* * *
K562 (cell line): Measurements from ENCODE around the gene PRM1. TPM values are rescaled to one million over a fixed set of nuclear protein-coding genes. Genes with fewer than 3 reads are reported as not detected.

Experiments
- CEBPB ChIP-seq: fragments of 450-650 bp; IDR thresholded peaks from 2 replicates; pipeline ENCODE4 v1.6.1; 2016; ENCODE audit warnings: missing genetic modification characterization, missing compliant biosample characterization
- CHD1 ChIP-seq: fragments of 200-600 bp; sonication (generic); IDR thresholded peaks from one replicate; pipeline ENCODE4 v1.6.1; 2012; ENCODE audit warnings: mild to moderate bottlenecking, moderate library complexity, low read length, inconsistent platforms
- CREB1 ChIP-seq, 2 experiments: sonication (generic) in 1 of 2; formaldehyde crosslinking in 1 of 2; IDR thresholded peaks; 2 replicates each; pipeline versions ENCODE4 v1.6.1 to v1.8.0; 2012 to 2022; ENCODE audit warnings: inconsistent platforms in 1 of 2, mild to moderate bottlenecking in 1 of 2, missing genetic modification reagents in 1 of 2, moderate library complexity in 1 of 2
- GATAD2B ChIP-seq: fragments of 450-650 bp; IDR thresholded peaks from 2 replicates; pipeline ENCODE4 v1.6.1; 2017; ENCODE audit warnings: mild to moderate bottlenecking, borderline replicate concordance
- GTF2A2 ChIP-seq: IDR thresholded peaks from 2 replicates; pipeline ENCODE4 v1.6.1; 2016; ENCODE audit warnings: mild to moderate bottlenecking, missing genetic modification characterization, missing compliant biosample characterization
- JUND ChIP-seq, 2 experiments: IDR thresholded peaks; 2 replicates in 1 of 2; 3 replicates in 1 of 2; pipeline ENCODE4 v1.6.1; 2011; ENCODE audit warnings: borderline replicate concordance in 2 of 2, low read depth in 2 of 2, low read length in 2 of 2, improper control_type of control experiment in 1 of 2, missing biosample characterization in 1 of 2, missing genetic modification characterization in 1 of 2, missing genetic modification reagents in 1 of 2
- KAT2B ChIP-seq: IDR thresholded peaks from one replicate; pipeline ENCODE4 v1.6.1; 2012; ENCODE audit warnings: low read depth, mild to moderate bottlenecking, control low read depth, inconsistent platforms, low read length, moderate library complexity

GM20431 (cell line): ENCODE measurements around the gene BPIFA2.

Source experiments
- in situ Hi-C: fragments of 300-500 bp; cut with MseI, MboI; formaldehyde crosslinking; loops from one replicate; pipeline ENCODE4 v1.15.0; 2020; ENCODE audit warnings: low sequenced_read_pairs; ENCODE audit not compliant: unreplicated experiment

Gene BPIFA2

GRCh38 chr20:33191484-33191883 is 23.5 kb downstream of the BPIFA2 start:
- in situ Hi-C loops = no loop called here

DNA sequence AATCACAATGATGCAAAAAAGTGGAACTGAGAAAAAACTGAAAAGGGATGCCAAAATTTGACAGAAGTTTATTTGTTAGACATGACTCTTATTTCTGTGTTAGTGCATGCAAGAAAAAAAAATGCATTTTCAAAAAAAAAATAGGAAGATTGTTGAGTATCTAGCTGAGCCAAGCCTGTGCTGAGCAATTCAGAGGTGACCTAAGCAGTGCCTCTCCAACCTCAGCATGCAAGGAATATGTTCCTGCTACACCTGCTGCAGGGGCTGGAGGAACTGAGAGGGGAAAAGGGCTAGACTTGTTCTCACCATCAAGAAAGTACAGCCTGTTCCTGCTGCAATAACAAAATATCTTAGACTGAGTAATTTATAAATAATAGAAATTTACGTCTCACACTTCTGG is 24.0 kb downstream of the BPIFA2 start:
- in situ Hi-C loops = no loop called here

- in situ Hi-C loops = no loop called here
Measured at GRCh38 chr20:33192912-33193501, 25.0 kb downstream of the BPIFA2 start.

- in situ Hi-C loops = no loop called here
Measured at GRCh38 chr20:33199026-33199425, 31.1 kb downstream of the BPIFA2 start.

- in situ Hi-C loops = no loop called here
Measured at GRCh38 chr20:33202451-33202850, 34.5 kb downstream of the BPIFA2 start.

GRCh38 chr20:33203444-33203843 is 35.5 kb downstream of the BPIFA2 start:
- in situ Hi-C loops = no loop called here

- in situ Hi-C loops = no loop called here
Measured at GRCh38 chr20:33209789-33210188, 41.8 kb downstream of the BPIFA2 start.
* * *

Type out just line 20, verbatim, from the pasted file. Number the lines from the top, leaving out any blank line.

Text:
- in situ Hi-C loops = no loop called here